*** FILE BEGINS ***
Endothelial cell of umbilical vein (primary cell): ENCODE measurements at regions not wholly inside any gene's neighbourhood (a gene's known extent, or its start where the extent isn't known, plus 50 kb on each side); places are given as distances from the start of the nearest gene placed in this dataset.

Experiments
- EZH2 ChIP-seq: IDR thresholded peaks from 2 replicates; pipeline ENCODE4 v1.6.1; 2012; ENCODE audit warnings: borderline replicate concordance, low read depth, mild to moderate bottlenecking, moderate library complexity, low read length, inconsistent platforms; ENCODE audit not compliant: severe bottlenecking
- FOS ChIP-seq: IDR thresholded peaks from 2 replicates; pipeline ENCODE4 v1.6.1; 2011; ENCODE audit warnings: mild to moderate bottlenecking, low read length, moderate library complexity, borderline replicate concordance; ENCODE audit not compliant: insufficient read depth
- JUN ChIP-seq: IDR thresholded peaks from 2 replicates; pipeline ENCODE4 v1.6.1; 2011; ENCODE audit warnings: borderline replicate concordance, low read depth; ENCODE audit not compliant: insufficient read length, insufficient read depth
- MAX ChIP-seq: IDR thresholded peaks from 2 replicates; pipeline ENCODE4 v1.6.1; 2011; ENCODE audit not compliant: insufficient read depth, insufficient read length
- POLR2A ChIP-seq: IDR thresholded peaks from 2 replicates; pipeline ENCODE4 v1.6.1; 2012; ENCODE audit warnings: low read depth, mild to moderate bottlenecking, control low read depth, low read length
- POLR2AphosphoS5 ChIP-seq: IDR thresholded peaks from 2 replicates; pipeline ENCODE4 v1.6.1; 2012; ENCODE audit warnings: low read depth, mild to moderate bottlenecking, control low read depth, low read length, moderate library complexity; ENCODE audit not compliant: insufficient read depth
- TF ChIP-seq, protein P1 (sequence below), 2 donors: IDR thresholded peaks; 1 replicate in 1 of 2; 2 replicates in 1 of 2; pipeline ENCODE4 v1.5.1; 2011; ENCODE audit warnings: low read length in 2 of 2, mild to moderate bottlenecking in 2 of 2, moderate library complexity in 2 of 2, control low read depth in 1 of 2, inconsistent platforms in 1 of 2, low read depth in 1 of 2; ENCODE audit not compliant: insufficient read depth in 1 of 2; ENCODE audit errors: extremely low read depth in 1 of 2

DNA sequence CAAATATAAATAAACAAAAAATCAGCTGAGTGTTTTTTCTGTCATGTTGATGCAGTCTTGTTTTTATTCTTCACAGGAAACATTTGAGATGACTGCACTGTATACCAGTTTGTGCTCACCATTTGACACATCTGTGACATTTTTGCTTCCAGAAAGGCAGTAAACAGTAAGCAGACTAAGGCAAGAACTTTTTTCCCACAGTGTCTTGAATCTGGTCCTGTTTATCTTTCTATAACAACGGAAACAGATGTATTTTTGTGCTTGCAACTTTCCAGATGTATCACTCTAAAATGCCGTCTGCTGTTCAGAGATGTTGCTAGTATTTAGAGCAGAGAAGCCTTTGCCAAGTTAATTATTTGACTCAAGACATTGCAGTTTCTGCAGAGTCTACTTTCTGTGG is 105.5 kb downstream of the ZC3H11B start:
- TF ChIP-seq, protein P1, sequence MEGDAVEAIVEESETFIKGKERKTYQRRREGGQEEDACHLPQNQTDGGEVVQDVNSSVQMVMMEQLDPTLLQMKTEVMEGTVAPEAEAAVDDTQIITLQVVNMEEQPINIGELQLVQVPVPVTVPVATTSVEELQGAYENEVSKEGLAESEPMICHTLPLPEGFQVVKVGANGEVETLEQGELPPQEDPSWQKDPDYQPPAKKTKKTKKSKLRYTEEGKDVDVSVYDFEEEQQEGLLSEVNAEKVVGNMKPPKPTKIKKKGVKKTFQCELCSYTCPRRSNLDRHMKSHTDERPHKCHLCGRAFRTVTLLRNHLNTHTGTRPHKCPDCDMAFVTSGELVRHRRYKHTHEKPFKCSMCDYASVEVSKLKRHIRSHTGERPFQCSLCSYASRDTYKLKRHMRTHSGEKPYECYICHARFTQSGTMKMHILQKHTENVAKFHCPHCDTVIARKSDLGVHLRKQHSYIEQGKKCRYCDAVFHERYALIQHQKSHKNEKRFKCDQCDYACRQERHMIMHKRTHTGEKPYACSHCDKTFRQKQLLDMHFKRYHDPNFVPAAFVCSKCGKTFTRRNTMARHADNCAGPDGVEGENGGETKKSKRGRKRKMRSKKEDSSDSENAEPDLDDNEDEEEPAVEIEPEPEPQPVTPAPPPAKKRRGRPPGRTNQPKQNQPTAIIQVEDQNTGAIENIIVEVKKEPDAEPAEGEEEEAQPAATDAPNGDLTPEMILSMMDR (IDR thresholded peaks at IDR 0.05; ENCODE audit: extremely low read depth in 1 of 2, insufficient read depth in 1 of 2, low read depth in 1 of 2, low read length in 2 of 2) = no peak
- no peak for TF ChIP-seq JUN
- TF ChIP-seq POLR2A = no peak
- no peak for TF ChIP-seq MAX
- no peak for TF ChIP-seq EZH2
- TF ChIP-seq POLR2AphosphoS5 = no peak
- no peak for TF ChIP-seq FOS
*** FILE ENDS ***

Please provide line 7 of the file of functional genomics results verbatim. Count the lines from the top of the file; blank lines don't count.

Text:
- POLR2A ChIP-seq: IDR thresholded peaks from 2 replicates; pipeline ENCODE4 v1.6.1; 2012; ENCODE audit warnings: low read depth, mild to moderate bottlenecking, control low read depth, low read length